It was a cold and rainy Saturday night in Brooklyn — the kind that most would relish as an excuse to cancel their plans. But not Alexander Wang. The designer showed his fall 2019 at an enormous old bank across the street from the Barclays Center, with a champagne-and-caviar cocktail hour to lure guests out of their homes.
Wang has never been one to say no to a party, but he seems to have (mostly) put his days of raves, Red Bull, and high-calorie midnight snacks behind him. Now, the 34-year-old designer is focusing on what’s best for him, hence his decision to deviate from the traditional New York Fashion Week calendar, and eat caviar.
With age comes self-examination, and for the past two seasons, Wang has made an effort to return to his roots and figure out who he is beyond just a good host. Last season’s show was an ode to his immigrant past in the form of what he called “Immigrant Americana.” (Wang was the first United States citizen in his family). For next fall, he chose to bring to life what he calls the “American Hustle.”
The collection was inspired by two go-getters: Carolyn Bessette-Kennedy and Foxy Brown. “They wouldn’t normally be put side by side, but I saw this incredible parallel between these two women who were both born in New York to middle-class families, and both had this hustle to achieve what they wanted in life,” said Wang backstage after the show. “They represented this very stereotypical uptown/downtown woman. And we’re taking all these codes of privilege, wealth, and status, and remixing them.”
Wang’s own parents worked hard to give him a life unlike their own, and he spent his formative years in private schools. His fall 2019 collection combines the preppy status symbols of his childhood and reclaims them for a more inclusive audience. “We’re trying to give them a new sensibility,” Wang added — something a handful of American designers are attempting right now as well.
The show opened with a blonde model who, from the waist-up looked like [extreme Gossip Girl voice] “Manhattan’s elite,” with a white tweed coat, turtleneck, and headband. By comparison, her bottom half was clad in black leather.
From there, the collection became increasingly disparate, expressing the way Wang felt as a Taiwanese-American kid trying to fit in. Rugby polos were worn with snakeskin boots; houndstooth coats were splattered with the work of New York-based graffiti artist, KATSU; and suits were cut with saggy shoulders to hang like hoodies. Wang also wanted to make the point that his customers not only defy convention, but also time zones. They can go from the golf course, to the shower, to the dry cleaner, to the airport, and then to a gala all in the same look — presuming they actually run all their own errands.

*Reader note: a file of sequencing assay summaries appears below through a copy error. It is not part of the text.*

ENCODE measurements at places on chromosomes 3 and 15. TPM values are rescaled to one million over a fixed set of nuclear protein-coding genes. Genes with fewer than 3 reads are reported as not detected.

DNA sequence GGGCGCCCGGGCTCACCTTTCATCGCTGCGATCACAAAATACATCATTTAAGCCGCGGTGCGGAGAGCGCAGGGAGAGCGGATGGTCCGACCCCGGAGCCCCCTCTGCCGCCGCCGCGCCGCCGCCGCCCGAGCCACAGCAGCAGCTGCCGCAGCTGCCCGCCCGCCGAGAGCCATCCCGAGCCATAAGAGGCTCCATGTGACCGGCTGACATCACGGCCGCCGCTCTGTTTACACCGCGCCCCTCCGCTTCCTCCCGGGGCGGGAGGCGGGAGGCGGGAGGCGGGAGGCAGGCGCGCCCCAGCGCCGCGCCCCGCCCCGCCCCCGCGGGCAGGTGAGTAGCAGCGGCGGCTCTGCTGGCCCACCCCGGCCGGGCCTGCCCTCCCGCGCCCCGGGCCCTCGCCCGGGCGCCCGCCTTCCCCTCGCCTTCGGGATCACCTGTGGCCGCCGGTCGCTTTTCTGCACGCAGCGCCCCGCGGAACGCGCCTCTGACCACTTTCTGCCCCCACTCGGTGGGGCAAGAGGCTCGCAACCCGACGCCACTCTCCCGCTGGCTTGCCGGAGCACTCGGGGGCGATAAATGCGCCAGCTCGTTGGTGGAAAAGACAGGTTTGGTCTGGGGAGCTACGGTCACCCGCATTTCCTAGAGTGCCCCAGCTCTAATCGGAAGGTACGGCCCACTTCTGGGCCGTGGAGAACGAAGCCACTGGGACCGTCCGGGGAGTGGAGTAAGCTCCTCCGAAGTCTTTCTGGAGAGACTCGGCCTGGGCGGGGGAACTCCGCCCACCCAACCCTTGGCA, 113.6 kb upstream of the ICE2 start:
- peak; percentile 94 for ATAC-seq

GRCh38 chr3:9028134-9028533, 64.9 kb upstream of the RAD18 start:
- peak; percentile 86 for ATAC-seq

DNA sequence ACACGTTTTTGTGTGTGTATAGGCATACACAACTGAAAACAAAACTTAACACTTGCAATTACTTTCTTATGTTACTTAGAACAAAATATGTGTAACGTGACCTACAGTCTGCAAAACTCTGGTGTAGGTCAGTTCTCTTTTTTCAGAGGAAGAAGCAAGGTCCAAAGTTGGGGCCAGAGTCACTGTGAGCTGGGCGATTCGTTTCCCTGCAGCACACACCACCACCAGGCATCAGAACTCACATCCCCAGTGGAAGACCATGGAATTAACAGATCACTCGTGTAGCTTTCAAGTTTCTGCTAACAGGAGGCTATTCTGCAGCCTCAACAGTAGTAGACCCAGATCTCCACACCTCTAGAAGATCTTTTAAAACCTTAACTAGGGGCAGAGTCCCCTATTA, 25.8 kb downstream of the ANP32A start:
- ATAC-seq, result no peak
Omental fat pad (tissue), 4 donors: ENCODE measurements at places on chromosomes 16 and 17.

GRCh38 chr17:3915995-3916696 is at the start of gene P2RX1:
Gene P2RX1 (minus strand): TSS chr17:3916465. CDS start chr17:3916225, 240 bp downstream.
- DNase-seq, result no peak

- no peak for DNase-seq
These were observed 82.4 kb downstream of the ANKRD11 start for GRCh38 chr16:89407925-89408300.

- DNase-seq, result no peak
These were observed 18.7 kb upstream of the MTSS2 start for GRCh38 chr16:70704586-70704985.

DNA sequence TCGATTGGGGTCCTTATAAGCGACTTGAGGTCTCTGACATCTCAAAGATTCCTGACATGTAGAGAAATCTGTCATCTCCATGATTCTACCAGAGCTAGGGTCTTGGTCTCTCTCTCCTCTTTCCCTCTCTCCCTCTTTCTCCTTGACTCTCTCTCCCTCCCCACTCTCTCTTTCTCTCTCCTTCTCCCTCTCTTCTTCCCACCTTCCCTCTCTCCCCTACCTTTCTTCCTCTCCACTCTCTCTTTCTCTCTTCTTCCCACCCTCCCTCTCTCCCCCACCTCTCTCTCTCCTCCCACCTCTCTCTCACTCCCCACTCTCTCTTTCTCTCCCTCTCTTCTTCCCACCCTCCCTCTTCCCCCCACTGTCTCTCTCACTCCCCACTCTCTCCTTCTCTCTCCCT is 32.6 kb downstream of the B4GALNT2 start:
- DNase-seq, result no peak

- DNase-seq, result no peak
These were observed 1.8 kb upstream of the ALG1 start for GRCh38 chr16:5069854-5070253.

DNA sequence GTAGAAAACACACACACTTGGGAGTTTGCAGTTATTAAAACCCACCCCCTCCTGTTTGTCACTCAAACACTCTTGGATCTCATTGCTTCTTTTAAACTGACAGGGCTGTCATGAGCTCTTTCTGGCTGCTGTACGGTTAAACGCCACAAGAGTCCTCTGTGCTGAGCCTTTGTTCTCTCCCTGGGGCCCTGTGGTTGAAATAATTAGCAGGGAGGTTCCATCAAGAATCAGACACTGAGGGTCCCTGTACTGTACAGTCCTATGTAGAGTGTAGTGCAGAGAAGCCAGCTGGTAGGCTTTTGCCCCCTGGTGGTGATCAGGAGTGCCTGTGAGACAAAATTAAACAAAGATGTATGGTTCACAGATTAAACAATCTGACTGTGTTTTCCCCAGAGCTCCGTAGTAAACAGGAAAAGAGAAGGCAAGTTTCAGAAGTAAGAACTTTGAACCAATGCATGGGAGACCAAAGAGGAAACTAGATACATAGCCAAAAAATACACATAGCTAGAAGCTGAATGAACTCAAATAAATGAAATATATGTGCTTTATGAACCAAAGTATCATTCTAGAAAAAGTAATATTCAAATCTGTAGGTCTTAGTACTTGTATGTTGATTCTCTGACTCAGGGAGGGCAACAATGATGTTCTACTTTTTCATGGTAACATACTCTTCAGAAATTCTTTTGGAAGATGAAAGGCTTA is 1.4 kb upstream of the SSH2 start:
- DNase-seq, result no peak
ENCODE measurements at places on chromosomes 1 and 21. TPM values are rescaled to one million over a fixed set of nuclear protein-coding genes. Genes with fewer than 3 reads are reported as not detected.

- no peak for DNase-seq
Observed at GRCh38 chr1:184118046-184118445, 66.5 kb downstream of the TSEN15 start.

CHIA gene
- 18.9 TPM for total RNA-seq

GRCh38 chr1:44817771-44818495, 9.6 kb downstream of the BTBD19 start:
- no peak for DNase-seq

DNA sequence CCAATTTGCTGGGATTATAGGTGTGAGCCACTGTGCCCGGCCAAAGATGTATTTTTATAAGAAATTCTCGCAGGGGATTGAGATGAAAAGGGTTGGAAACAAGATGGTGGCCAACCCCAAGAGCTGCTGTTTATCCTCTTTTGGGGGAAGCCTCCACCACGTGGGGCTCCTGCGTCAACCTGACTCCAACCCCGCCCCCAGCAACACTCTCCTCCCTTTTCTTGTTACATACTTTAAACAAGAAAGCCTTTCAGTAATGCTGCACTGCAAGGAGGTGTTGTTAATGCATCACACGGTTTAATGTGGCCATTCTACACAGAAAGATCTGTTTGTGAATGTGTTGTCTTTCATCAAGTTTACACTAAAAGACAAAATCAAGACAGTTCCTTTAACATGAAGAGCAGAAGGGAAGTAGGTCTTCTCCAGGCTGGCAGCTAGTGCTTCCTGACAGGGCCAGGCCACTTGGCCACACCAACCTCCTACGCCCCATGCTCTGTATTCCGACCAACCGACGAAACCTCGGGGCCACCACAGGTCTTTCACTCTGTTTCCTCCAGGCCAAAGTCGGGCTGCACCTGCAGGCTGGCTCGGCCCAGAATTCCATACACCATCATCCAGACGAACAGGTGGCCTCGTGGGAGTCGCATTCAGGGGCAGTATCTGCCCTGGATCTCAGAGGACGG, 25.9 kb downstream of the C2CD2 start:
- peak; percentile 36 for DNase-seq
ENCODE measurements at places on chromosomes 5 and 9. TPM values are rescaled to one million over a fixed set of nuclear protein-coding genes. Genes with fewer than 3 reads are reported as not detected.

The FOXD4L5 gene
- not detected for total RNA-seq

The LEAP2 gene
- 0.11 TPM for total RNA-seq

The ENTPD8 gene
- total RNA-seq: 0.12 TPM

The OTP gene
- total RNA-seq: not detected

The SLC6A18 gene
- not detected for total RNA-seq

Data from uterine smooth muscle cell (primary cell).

There were a handful of standout details amongst all these layers. I enjoyed the idea of wearing a bunch of different black cashmere sweaters essentially as loincloths. (Although I can’t see anyone besides Kendall Jenner or Bella Hadid actually pulling this off.) A reworked Nike “Jumpman” logo of a woman with her legs spread, upside-down on a stripper pole, was particularly cheeky, especially given Wang’s long-standing collaboration with Adidas. And personally, I’d like to wear bedazzled booty shorts underneath a men’s dress shirt to my next black tie function, though I wish Wang would articulate his tailoring more precisely.
Still, I left wanting to know more about Mr. Alexander Wang. After over a decade of hustling in the fashion business, we know he’s a talented designer who can make money. (He claims his last collection exceed the company’s market projections.) We also know his signatures, his sense of humor, and where all that comes from. But I’m curious to see if Wang is capable of giving me a day-to-night look that doesn’t spell it out in bedazzled letters. Or go beyond remixing other brands with his dark touch. I want him to hone in, as opposed to doing everything at once.
As any New York hustler would tell you, you have to have an endgame. Wang may be ambitious, but I’m just not sure where he’s going.